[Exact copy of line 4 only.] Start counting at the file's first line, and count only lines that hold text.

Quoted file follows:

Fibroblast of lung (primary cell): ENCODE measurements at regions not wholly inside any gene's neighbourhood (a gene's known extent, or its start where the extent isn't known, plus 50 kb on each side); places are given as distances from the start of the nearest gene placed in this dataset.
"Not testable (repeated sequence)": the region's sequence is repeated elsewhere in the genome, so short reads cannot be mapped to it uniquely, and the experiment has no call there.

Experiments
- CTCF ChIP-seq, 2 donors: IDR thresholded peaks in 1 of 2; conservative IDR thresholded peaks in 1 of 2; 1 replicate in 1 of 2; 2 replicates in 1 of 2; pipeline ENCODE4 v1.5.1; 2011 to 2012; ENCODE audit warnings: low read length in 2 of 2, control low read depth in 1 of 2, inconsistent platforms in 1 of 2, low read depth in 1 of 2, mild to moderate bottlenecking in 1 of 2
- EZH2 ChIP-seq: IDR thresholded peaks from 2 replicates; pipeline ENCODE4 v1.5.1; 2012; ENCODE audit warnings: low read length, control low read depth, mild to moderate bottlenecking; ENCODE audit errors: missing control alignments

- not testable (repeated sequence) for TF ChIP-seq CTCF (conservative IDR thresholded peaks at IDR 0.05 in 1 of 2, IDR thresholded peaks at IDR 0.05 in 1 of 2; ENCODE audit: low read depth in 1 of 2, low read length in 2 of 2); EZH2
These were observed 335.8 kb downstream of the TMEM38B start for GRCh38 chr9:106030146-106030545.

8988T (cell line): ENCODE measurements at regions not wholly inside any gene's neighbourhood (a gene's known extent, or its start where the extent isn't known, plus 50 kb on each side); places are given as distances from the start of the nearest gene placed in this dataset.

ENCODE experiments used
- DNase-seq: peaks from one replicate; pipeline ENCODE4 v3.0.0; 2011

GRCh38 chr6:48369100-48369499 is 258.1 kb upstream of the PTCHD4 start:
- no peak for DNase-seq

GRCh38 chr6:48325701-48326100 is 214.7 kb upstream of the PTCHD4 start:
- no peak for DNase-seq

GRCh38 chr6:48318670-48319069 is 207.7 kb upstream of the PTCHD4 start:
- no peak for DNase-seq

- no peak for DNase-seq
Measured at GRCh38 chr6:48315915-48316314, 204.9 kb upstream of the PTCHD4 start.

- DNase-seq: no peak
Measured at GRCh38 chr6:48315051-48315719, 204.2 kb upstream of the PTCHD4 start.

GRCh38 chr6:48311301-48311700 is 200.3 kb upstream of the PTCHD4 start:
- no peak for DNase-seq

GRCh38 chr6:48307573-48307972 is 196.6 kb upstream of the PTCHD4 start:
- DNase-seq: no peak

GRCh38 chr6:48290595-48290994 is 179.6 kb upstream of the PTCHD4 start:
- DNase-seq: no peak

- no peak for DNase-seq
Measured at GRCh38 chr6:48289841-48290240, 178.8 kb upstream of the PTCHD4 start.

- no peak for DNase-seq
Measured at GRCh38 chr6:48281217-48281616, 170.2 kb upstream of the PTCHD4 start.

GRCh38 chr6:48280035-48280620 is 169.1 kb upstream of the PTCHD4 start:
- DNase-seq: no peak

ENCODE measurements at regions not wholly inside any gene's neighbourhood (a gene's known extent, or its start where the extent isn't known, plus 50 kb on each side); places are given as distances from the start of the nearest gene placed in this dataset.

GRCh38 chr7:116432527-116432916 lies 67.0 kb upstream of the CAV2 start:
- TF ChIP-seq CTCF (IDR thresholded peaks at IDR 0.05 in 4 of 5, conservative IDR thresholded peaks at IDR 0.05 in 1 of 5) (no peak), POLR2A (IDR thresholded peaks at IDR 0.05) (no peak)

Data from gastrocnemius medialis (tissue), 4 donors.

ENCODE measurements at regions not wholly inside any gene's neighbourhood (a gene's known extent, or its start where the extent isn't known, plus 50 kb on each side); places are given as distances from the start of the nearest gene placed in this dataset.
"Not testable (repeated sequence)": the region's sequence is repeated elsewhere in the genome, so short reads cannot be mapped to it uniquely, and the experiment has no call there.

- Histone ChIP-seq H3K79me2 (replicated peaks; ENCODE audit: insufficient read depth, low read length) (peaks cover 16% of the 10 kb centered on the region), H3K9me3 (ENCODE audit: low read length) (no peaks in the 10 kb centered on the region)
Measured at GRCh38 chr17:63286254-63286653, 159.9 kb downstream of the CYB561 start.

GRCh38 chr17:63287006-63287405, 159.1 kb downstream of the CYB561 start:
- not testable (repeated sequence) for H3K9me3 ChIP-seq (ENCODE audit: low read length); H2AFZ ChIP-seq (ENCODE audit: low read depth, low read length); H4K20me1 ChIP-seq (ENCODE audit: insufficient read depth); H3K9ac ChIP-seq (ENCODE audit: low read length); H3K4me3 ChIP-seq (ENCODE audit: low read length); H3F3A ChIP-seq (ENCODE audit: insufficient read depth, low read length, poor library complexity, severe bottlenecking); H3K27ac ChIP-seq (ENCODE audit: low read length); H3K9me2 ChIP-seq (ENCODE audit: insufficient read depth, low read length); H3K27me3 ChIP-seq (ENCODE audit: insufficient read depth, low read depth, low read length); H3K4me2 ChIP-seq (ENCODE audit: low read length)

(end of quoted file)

- CTCF ChIP-seq, 2 donors: IDR thresholded peaks in 1 of 2; conservative IDR thresholded peaks in 1 of 2; 1 replicate in 1 of 2; 2 replicates in 1 of 2; pipeline ENCODE4 v1.5.1; 2011 to 2012; ENCODE audit warnings: low read length in 2 of 2, control low read depth in 1 of 2, inconsistent platforms in 1 of 2, low read depth in 1 of 2, mild to moderate bottlenecking in 1 of 2